By Jim Cerny, newyorkrangers.com
A little bit more than two minutes into the third period of the Rangers’ 3-2 victory over the Washington Capitals on Thursday night at Madison Square Garden, Donald Brashear heard something he had yet to hear at MSG.
|Donald Brashear got a taste of how much fun it can be when The Garden crowd gets behind him, and is determined to enjoy that support on a regular basis. |
Brashear, who had just engaged Washington’s Brandon Sugden in a long heavyweight battle on the ice, heard The Garden fans loudly cheering for him. After 15 years playing the role of villain during his various trips to New York, Brashear -- a Ranger now -- was clearly being embraced by The Garden Faithful.
“It seems like a tough crowd, but I’ll find a way to win their hearts,” Brashear said after Thursday’s game.
One of the most renowned fighters in the history of the National Hockey League, Brashear has totaled 2,561 penalty minutes in 989 career games. Many of his fights and punishing hits have come against the Rangers, especially during the seven seasons he wore the jerseys of two of his current team’s most heated Eastern Conference rivals, the Philadelphia Flyers and Washington Capitals.
Just because he signed with the Rangers as a free agent on July 1, Brashear did not expect to be greeted with open arms and standing ovations from the Garden Faithful. He understood that emotions run long and deep, and it would take time for the fans to accept Brashear as one of their own, particularly after his hit that sidelined one of the Rangers last spring.
“If the fans are mad, they’re mad,” said Brashear, who squared off twice with Sugden on Thursday. “Maybe it’s because of Blair Betts, I don’t know. I don’t really read into it. I’ve played in this league a long time and I know what I can do, and how I can help the team. I’m just going to try and show it and hopefully they can appreciate it.”
Thursday’s fisticuffs and bruising play provided Rangers fans with a glimpse of what it is like to have one of the league’s truly elite enforcers on their side.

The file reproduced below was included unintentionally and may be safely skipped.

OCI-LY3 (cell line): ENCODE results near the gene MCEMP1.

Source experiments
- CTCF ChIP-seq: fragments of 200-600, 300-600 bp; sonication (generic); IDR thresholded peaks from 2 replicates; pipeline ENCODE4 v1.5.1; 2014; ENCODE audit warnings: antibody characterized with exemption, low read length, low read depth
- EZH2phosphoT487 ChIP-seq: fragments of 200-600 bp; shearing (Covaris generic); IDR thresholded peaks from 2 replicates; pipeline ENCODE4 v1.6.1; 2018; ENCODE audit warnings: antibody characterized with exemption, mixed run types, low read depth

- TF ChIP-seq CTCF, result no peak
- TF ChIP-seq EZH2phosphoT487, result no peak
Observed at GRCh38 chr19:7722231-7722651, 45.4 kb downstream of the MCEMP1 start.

“I got a little feel for what they like, that’s for sure,” said Brashear of the Garden fans. “They want to see some action out there, want to see me getting some hits and fights. That’s the job that I do, and that’s what has brought me up in the NHL.”
It is not an easy job that he does. And it is not often that someone who plays the difficult role that Brashear does lasts as long as he has.
To put it into perspective, Brashear has been dropping the gloves with the top fighters in the game since his rookie season of 1993-94 -- the very same year that the Rangers won a Stanley Cup. Only Alex Kovalev, a finesse player, is still playing in the NHL from that 1994 Cup-winning team, but Brashear, at the age of 37, is still in the league, too.
While winning the fans over will take some time here in New York, Brashear has been openly welcomed by his Rangers teammates and coaches, who have tremendous respect for the important role he fills with the club. And they know, too, that Brashear’s game is not solely about fighting.
“Donald Brashear is going to be a big part of the hockey club,” Rangers head coach John Tortorella said Thursday. “He’s done a lot of heavy lifting for a lot of teams and he’s going to serve as a pretty important guy for this hockey team.”
Tortorella, who likes Brashear’s skating ability as well as his toughness, gave the 6-foot-3, 237-pounder some time on the power play against the Capitals, something that will happen during the regular season, too.
“He did a good job there,” noted Tortorella.
Acceptance will most assuredly come at The Garden for Brashear. And clearly he started to shift the momentum in his favor on Thursday night.
“I just try and give a little action to the fans,” Brashear said with a smile. “All I know is that I will find a way to win their hearts, and they will be with me.”